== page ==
Today, we all know what a vital role the OBC plays in the life of the Foreign Service community. Its training programs are extremely varied, and the in-depth information it provides, especially about overseas posts, is invaluable. From the beginning, the center offered videotapes, slides, post reports, welcome kits, school yearbooks, wives’ club publications, current Embassy bulletins, and other materials selected to answer questions on housing, shopping, schools and recreation. The OBC formed the foundation of what is now The Transition Center at FSI.
The vision was that it [the OBC] would be available to the American public, not the casual tourist, but the American business family going abroad. Thanks to William Broderick, who was head of the School of Professional Studies, who was a wonderful leader and said, “Gee, that’s a good idea.Joan Wilson interview by ADST, p. 21 of transcipt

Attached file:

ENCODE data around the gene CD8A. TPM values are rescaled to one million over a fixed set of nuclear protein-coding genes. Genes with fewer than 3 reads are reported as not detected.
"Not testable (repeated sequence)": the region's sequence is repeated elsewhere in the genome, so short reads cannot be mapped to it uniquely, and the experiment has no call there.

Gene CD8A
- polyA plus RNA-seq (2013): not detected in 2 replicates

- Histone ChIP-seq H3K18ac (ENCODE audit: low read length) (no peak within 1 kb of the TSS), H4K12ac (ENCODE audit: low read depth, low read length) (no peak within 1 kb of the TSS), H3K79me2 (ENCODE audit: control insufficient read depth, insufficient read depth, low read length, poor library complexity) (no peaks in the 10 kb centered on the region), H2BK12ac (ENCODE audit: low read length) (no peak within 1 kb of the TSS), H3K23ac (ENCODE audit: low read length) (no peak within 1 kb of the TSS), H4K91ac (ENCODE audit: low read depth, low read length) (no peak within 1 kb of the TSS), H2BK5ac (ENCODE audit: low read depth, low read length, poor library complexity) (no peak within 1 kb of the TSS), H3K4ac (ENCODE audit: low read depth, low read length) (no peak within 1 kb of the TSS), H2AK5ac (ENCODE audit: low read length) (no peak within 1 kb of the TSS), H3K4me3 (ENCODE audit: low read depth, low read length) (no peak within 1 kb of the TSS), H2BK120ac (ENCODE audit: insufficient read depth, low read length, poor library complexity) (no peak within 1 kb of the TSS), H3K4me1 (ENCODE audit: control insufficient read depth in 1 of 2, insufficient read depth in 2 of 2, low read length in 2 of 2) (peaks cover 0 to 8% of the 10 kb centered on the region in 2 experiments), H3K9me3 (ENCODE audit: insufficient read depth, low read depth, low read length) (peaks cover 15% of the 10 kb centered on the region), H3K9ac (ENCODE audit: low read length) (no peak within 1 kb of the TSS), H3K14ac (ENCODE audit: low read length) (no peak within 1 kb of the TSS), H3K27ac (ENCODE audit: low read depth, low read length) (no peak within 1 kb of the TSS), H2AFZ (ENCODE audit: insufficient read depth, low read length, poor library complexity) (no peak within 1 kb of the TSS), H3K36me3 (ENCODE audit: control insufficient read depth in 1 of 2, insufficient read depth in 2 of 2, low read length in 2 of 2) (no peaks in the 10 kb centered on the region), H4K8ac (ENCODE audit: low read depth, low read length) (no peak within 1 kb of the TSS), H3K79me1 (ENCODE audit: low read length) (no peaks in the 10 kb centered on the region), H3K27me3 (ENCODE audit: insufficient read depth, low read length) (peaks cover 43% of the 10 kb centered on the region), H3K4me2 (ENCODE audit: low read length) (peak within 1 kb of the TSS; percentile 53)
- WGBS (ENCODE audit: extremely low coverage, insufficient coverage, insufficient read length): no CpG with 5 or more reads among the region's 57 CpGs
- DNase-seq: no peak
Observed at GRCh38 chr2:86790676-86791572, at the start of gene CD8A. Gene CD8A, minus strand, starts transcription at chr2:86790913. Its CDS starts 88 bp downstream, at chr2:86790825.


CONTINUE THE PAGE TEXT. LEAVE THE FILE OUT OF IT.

Come up with a firm proposal and let’s see what I can do to help.” And to Larry Dutton who took over the Wives Seminar when it was transferred to Area Studies. And to Ambassador Ted Eliot in Afghanistan who was responsible for the very first videotape that was made for the Overseas Briefing Center. That was done by an AID photographer who was given free range to use his own creative ability to make a video tape of what life was like at the post for Americans stationed there. It was so well done, so useful, that when it was shown to Ambassadors going out to other missions they felt they had to do as well in order to serve their own staffs. As a result of that it began to snowball. If we didn’t get good videotapes we got carousels of slides showing what one wanted to see at the post. Now, today, that Center is a very useful depot of information.